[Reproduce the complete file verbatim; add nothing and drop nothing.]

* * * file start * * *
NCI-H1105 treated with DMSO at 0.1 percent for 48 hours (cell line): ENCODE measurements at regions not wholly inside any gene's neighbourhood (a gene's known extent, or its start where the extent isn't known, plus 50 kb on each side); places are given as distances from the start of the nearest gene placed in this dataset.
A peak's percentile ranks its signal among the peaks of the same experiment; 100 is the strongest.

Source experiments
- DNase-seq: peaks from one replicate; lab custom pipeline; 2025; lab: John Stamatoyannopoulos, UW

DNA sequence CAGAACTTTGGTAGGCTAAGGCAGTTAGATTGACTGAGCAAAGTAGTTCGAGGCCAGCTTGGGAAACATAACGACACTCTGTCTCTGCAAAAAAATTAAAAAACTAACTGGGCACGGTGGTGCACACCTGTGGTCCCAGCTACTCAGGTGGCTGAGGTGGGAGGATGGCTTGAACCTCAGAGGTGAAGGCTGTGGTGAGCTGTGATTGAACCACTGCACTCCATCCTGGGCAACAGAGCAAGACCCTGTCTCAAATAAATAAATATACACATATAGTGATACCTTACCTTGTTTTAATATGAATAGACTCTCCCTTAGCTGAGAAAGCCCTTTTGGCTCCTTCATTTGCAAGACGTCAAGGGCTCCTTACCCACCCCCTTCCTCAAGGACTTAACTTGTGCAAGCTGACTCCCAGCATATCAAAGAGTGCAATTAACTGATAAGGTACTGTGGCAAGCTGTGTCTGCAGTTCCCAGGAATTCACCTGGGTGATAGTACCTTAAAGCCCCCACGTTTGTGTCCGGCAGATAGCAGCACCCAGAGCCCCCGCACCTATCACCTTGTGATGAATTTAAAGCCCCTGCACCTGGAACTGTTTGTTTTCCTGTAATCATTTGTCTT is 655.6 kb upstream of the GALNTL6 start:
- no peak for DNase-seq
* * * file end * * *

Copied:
NCI-H1105 treated with DMSO at 0.1 percent for 48 hours (cell line): ENCODE measurements at regions not wholly inside any gene's neighbourhood (a gene's known extent, or its start where the extent isn't known, plus 50 kb on each side); places are given as distances from the start of the nearest gene placed in this dataset.
A peak's percentile ranks its signal among the peaks of the same experiment; 100 is the strongest.

Source experiments
- DNase-seq: peaks from one replicate; lab custom pipeline; 2025; lab: John Stamatoyannopoulos, UW

DNA sequence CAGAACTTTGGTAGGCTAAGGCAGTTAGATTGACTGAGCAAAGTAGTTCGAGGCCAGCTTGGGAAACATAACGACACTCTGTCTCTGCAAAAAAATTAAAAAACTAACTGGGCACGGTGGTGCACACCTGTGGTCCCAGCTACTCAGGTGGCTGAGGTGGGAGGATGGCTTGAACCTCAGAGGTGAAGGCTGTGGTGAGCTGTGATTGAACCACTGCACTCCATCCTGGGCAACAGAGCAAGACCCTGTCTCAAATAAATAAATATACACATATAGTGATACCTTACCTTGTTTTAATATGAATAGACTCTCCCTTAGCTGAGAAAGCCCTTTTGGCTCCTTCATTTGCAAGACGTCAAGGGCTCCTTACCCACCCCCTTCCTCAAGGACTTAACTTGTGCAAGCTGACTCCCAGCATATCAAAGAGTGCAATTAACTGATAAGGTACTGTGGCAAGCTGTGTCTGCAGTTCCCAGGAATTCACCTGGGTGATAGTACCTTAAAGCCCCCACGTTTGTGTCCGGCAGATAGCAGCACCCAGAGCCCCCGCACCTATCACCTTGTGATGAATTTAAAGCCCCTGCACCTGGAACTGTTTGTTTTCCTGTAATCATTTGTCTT is 655.6 kb upstream of the GALNTL6 start:
- no peak for DNase-seq